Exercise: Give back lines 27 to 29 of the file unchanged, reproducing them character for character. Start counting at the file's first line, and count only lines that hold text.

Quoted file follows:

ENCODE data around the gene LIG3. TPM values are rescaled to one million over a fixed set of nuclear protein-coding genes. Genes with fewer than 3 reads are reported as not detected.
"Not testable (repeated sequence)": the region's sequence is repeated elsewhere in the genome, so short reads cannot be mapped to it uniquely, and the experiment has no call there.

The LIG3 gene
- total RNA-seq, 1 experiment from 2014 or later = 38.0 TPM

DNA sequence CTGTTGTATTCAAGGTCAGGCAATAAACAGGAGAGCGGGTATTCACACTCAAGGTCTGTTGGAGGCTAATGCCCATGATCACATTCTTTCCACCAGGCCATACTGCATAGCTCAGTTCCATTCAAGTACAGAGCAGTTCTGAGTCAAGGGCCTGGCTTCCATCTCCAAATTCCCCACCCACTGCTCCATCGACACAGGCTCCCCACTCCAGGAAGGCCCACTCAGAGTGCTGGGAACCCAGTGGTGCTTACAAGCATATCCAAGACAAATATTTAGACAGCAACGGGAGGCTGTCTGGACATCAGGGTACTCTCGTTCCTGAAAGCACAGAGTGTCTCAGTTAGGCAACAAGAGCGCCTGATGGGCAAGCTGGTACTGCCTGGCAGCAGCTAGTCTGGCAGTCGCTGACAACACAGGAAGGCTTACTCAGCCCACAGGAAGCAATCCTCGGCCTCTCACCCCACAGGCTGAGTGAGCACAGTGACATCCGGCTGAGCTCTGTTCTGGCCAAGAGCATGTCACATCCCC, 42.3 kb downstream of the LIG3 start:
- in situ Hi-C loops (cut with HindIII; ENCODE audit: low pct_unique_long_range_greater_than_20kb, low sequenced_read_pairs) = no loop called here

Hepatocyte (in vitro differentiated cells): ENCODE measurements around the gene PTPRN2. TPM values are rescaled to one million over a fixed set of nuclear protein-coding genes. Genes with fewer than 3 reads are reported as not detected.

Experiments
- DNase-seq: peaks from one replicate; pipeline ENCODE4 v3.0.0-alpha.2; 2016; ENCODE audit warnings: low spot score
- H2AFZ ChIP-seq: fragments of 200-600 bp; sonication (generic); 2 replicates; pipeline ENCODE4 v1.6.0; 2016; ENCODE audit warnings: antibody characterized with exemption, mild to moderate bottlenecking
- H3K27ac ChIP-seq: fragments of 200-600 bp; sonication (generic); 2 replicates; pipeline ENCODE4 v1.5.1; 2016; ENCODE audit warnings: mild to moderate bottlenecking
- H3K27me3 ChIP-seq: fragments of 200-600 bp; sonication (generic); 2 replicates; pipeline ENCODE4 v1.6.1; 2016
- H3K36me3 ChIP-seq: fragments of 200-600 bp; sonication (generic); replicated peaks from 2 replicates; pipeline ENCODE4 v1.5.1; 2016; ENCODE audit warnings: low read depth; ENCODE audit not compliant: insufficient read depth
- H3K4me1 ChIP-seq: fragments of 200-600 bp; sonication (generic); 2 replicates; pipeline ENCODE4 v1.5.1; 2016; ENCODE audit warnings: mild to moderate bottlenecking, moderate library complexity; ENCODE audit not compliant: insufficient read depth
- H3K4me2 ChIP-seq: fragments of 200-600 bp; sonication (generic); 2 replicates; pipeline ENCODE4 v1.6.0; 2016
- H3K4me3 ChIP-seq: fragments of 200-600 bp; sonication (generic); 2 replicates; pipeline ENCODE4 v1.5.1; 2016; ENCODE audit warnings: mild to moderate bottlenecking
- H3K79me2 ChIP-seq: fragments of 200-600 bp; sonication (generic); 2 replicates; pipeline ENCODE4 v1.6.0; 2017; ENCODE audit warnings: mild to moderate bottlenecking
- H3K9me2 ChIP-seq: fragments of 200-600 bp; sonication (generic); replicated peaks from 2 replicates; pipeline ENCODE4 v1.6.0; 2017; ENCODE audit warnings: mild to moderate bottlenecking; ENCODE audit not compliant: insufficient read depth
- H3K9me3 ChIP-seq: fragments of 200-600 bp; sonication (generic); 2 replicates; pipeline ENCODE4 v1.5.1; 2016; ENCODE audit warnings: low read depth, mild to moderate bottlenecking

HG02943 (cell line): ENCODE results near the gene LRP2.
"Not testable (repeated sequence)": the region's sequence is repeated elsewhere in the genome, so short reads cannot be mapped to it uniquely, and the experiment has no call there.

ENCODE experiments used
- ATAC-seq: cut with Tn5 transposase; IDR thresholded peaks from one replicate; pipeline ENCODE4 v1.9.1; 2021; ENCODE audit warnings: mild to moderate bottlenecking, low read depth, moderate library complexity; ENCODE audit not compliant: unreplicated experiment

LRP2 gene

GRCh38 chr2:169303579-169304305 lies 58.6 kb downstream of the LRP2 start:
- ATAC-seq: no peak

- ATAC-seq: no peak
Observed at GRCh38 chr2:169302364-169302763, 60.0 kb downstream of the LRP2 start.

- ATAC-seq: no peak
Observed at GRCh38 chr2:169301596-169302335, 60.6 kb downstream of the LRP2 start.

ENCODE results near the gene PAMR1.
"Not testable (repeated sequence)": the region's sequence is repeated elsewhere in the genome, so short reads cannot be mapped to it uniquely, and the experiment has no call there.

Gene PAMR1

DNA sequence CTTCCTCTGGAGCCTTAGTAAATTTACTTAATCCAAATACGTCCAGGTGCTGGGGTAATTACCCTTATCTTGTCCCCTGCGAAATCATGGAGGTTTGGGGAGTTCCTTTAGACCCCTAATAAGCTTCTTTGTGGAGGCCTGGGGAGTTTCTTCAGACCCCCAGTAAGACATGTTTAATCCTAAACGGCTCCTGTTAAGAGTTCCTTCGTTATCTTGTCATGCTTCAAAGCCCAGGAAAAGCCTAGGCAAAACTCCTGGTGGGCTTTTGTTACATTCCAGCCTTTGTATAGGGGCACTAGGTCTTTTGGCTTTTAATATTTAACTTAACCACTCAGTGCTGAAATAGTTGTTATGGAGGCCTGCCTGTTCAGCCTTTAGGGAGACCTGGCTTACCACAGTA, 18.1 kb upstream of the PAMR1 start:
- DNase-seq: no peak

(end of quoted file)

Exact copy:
- ATAC-seq: no peak
Observed at GRCh38 chr2:169302364-169302763, 60.0 kb downstream of the LRP2 start.

- ATAC-seq: no peak